Here’s more from around the league:
Speaking of NFC South retirements, Panthers linebacker Luke Kuechly surprisingly decided to hang up his cleats this offseason. Interestingly, Carolina still hasn’t officially placed him on the reserve/retired list, according to Joseph Person of The Athletic. Before fans get excited, that’s likely because the Panthers can add $6MM in cap space by waiting until after June 1st to make the move, Person notes. Additionally, a source close to the former Defensive Player of the Year told Person that he has had “no second thoughts” about his decision to retire. We’ve heard the former All-Pro could be eyeing a coaching/consulting gig, and Person writes he has also explored broadcasting opportunities. Kuechly is still only 28, so there’s plenty of time for him to change his mind about his playing career.
Texans coach Bill O’Brien caught a lot of flak for his trade of Deandre Hopkins and what he was able to get back in return, and he sought to explain himself a bit Friday. “It was in the best interest of our team. DeAndre Hopkins was a great football player. We loved DeAndre Hopkins He had three years left on his deal and he wanted a raise. David Johnson is going to be a great addition to our football team,” O’Brien said, via Aaron Wilson of the Houston Chronicle (Twitter link). O’Brien seemed to confirm that Hopkins’ desire to sweeten his deal was a driving force behind the shocking trade. It’ll be very interesting to see how O’Brien handles the locker room and growing backlash from the fanbase.
The Texans recognized that they would have to renegotiate Hopkins’ contract at some point if they wanted to keep him, but they’re prioritizing new deals for Deshaun Watson and offensive lineman Laremy Tunsil, Yahoo’s Charles Robinson tweets. Hopkins had three years remaining on his team-friendly contract, so the Texans felt that a fresh deal was premature. Meanwhile, they see opportunities to replenish at wide receiver via the draft, as well as some options for trades. All in all, the Texans viewed the Hopkins trade as the first step towards a larger plan that will cover them on both sides of the ball.
Another contributing factor: Ongoing friction between Hopkins and head coach Bill O’Brien, Aaron Wilson of the Houston Chronicle tweets.
February 26th, 2020 at 12:37pm CST by Zachary Links
Bill O’Brien decided that he already wears enough hats for the Texans. This week, the team’s head coach and GM announced that offensive coordinator Tim Kelly will take over play calling in 2020.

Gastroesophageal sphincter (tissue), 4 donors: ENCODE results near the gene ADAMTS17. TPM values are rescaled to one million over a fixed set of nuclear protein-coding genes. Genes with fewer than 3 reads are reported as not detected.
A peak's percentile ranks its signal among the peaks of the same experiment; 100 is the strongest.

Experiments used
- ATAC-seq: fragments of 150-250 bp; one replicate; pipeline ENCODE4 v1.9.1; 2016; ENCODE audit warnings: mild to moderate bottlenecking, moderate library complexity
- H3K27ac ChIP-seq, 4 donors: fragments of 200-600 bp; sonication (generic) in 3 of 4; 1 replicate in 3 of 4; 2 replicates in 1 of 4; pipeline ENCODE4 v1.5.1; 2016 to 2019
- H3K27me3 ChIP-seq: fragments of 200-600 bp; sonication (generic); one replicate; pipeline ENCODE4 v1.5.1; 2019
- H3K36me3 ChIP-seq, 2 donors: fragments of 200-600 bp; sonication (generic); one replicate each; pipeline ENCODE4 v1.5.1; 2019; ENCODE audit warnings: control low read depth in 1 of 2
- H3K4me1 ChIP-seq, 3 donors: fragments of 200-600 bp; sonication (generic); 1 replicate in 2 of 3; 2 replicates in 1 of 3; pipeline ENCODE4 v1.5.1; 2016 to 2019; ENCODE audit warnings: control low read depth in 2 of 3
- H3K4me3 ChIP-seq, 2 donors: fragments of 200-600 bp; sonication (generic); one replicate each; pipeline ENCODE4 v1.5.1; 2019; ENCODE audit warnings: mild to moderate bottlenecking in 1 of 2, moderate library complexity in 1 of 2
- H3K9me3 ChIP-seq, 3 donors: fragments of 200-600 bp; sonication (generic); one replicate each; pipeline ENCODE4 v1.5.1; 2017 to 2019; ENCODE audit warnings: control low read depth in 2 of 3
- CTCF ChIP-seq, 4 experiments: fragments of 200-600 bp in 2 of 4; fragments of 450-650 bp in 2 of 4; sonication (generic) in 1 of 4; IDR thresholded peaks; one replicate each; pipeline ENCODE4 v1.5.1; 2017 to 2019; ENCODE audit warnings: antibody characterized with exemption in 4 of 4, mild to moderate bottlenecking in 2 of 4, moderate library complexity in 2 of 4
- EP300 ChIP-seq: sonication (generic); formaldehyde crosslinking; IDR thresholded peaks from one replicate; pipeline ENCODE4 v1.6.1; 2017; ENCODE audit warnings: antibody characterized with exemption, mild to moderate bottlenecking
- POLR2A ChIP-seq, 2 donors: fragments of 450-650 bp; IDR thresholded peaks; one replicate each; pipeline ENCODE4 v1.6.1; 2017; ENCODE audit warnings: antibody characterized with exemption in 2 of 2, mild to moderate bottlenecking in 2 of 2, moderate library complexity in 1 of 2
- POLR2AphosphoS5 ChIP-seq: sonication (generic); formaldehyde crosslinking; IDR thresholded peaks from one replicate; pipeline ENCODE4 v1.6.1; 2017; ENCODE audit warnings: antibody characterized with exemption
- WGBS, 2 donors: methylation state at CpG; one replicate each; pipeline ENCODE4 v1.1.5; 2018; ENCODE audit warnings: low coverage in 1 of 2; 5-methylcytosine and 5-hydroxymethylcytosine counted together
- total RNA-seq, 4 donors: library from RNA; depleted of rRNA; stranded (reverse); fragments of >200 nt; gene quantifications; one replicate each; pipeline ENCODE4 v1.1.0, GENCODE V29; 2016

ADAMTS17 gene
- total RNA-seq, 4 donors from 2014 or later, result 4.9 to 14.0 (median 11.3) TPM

“[Kelly is] a really bright guy,” O’Brien said (via ESPN.com’s Mike Wells). “He’s a really good coach. Players really respect him. He just does a great job. Great knowledge of the whole offense from the passing game to the running game.”
O’Brien, who has served as the Texans’ HC since 2014, acted as the OC initially, then later gave those responsibilities to George Godsey. Early on in 2016, he took the headset back from Godsey and parted ways with him after the season.
Last year, the Texans finished 13th in yards per game and 14th in points per contest (23.6, on average). They’ll look to push further with Kelly at the helm.
Kelly and O’Brien go back a long ways, dating to their time together at Penn State. This will be Kelly’s second year as the OC, but his first with full control. O’Brien expressed complete confidence in the soon-to-be 34-year-old and also cited his relationship with Deshaun Watson as a major positive.
The Texans have given head coach Bill O’Brien the title of general manager, per a club announcement. O’Brien has effectively been in charge of the roster for a while, but Tuesday’s announcement makes it official. Meanwhile, they’ve promoted executive vice president of team development Jack Easterby to executive vice president of football operations.
“Preparations are underway for the 2020 season and I thought it was important to update titles, roles and responsibilities for Bill O’Brien and Jack Easterby so they more accurately reflect the way we have been operating for the past eight months,” said owner Cal McNair. “I was encouraged by the progress that our team made on the field this year which was due in part to our new structure, operating approach and the leaders within our football operations group. I am proud that we provided our fans with many thrilling victories at home, including a playoff win, and we delivered another double-digit win season. Our fans deserve that, but now it is time for the organization to get back to work toward our pursuit of a world championship for the city of Houston.”